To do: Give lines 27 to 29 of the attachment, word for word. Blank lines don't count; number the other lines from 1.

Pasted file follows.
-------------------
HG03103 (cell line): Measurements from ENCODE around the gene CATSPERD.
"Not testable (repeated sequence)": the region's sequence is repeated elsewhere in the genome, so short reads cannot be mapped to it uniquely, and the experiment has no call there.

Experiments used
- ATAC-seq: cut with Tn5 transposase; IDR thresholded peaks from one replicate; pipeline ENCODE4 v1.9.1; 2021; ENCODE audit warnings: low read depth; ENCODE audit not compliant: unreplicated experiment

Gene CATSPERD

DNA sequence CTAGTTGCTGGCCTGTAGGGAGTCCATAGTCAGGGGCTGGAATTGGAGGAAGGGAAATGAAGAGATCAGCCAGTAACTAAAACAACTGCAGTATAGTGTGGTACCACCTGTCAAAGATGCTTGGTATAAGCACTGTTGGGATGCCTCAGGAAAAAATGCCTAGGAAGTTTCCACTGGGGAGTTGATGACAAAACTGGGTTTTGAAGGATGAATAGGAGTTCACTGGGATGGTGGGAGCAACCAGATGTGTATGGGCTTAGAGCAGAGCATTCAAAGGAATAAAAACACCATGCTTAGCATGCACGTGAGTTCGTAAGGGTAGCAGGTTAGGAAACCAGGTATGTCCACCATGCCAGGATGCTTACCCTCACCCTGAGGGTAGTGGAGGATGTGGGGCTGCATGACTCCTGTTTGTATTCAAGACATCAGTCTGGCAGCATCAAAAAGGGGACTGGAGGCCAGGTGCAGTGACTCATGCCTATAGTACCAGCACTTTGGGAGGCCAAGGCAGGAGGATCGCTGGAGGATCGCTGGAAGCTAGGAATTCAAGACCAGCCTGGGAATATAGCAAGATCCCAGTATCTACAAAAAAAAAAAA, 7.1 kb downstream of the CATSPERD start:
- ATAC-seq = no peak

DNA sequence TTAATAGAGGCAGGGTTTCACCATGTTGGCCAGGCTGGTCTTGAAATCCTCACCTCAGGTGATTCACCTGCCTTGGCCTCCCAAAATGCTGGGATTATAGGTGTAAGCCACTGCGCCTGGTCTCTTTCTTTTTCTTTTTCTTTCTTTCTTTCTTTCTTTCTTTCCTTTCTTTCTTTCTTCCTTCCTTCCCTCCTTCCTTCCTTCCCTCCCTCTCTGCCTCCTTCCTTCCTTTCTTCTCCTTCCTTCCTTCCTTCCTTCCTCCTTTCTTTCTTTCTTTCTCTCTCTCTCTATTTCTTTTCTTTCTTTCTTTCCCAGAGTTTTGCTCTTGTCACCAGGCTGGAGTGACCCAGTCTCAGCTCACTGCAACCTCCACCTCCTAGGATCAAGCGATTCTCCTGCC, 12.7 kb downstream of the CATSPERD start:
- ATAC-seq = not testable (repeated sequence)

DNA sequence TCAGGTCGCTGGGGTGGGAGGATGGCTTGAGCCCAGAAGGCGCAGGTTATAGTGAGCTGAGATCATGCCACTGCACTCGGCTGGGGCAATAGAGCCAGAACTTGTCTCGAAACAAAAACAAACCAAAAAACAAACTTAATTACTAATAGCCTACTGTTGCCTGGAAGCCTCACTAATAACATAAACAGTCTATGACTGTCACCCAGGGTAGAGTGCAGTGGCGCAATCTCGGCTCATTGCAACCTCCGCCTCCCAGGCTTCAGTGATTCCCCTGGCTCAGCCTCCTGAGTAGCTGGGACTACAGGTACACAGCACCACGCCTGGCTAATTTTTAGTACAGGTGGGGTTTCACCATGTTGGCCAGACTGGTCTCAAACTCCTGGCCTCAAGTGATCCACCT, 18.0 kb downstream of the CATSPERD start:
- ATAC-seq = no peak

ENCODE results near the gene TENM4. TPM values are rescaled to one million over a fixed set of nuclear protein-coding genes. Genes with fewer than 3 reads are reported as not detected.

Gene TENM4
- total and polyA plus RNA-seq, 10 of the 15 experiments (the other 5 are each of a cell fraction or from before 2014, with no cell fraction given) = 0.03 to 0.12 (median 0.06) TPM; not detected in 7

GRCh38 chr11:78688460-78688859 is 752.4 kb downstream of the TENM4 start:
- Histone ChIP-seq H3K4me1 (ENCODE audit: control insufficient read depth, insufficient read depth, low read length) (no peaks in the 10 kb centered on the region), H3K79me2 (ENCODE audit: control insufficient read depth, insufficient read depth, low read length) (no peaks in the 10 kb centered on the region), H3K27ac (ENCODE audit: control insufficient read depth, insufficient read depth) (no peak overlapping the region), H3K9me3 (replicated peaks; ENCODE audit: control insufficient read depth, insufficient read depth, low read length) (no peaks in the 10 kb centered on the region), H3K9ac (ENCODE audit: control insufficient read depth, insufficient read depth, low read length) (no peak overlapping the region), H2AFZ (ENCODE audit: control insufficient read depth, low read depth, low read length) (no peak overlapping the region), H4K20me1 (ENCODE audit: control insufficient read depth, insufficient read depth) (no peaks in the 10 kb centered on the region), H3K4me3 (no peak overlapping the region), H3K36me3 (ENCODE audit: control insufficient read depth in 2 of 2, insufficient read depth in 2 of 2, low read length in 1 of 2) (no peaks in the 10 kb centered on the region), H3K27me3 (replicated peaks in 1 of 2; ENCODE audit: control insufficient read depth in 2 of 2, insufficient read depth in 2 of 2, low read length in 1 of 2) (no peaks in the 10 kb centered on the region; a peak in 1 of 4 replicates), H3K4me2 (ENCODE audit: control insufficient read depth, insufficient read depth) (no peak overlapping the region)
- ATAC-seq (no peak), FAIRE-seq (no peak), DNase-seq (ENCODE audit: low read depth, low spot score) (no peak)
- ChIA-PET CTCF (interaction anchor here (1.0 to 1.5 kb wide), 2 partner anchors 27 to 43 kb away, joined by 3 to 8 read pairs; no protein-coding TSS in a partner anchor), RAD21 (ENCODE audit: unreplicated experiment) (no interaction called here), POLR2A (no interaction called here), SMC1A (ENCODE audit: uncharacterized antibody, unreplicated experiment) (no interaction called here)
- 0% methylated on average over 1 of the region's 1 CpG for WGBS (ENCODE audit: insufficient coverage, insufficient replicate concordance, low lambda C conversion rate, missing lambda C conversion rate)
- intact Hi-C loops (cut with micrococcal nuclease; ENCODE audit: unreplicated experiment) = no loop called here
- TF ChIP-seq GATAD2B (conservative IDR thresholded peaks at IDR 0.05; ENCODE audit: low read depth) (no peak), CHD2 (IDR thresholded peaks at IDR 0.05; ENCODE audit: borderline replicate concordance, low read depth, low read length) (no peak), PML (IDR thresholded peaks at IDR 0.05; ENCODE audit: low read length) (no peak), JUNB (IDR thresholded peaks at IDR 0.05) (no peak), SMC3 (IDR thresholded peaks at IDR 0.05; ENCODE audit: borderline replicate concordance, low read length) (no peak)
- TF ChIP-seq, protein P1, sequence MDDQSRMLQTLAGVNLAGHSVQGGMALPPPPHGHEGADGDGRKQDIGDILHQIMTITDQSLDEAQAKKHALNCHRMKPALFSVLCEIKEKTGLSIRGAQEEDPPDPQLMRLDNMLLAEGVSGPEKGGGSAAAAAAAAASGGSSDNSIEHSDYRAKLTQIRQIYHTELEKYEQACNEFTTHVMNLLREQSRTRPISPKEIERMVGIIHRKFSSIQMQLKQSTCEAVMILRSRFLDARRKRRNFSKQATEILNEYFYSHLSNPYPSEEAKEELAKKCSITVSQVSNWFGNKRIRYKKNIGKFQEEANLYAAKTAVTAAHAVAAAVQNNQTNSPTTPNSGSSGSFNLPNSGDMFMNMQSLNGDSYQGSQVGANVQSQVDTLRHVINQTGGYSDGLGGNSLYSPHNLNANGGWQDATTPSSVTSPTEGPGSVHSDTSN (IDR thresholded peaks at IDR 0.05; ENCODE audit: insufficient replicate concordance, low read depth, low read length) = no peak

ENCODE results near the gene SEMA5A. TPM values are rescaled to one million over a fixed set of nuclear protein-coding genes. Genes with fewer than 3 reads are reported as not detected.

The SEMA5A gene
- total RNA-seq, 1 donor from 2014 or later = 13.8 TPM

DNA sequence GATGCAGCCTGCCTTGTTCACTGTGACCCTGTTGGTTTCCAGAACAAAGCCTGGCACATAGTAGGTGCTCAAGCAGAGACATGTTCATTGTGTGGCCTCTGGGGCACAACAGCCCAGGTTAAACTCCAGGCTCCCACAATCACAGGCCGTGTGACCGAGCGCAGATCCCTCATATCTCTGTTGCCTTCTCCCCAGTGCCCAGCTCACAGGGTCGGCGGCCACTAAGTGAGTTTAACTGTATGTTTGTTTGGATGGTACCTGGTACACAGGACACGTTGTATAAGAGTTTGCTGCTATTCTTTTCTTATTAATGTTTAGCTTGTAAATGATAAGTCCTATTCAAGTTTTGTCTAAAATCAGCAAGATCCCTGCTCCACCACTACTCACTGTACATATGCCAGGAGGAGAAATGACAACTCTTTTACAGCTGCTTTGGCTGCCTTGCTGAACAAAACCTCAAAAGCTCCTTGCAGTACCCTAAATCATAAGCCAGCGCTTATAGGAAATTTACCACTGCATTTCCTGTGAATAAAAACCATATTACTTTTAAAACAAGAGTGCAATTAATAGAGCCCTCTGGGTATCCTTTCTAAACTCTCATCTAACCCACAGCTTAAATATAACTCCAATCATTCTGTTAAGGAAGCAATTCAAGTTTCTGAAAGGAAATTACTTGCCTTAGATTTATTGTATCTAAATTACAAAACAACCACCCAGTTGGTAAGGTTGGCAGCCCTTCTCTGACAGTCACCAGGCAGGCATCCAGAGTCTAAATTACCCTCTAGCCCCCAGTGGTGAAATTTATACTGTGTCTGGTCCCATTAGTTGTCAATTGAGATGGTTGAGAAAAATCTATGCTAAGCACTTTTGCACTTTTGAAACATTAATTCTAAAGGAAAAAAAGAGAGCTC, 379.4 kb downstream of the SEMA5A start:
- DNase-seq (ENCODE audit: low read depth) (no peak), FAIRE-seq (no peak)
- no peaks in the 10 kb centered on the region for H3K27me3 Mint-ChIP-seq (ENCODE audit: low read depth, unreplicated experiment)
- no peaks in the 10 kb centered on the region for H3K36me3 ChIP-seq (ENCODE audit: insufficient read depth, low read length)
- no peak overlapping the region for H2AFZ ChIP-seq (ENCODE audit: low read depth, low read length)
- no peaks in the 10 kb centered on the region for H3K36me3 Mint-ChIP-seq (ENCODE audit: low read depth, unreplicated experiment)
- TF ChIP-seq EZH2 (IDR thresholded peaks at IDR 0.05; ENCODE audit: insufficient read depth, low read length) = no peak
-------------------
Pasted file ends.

- DNase-seq (ENCODE audit: low read depth) (no peak), FAIRE-seq (no peak)
- no peaks in the 10 kb centered on the region for H3K27me3 Mint-ChIP-seq (ENCODE audit: low read depth, unreplicated experiment)
- no peaks in the 10 kb centered on the region for H3K36me3 ChIP-seq (ENCODE audit: insufficient read depth, low read length)